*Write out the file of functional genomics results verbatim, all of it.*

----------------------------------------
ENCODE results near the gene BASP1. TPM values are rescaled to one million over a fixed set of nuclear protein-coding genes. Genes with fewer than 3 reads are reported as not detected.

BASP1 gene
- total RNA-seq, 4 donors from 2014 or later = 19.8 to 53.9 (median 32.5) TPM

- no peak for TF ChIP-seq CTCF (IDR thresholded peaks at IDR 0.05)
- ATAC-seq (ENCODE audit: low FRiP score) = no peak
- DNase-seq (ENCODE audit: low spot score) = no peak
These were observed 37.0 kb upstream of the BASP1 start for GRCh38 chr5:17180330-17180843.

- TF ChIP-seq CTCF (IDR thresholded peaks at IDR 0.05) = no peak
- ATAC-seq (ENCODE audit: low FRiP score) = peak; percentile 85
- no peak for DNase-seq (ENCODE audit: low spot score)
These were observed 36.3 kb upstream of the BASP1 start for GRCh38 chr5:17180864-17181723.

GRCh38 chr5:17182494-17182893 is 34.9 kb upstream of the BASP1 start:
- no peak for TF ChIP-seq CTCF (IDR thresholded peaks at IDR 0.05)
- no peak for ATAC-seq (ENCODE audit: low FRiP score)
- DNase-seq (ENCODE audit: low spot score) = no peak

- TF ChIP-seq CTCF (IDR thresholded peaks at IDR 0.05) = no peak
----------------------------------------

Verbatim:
ENCODE results near the gene BASP1. TPM values are rescaled to one million over a fixed set of nuclear protein-coding genes. Genes with fewer than 3 reads are reported as not detected.

BASP1 gene
- total RNA-seq, 4 donors from 2014 or later = 19.8 to 53.9 (median 32.5) TPM

- no peak for TF ChIP-seq CTCF (IDR thresholded peaks at IDR 0.05)
- ATAC-seq (ENCODE audit: low FRiP score) = no peak
- DNase-seq (ENCODE audit: low spot score) = no peak
These were observed 37.0 kb upstream of the BASP1 start for GRCh38 chr5:17180330-17180843.

- TF ChIP-seq CTCF (IDR thresholded peaks at IDR 0.05) = no peak
- ATAC-seq (ENCODE audit: low FRiP score) = peak; percentile 85
- no peak for DNase-seq (ENCODE audit: low spot score)
These were observed 36.3 kb upstream of the BASP1 start for GRCh38 chr5:17180864-17181723.

GRCh38 chr5:17182494-17182893 is 34.9 kb upstream of the BASP1 start:
- no peak for TF ChIP-seq CTCF (IDR thresholded peaks at IDR 0.05)
- no peak for ATAC-seq (ENCODE audit: low FRiP score)
- DNase-seq (ENCODE audit: low spot score) = no peak

- TF ChIP-seq CTCF (IDR thresholded peaks at IDR 0.05) = no peak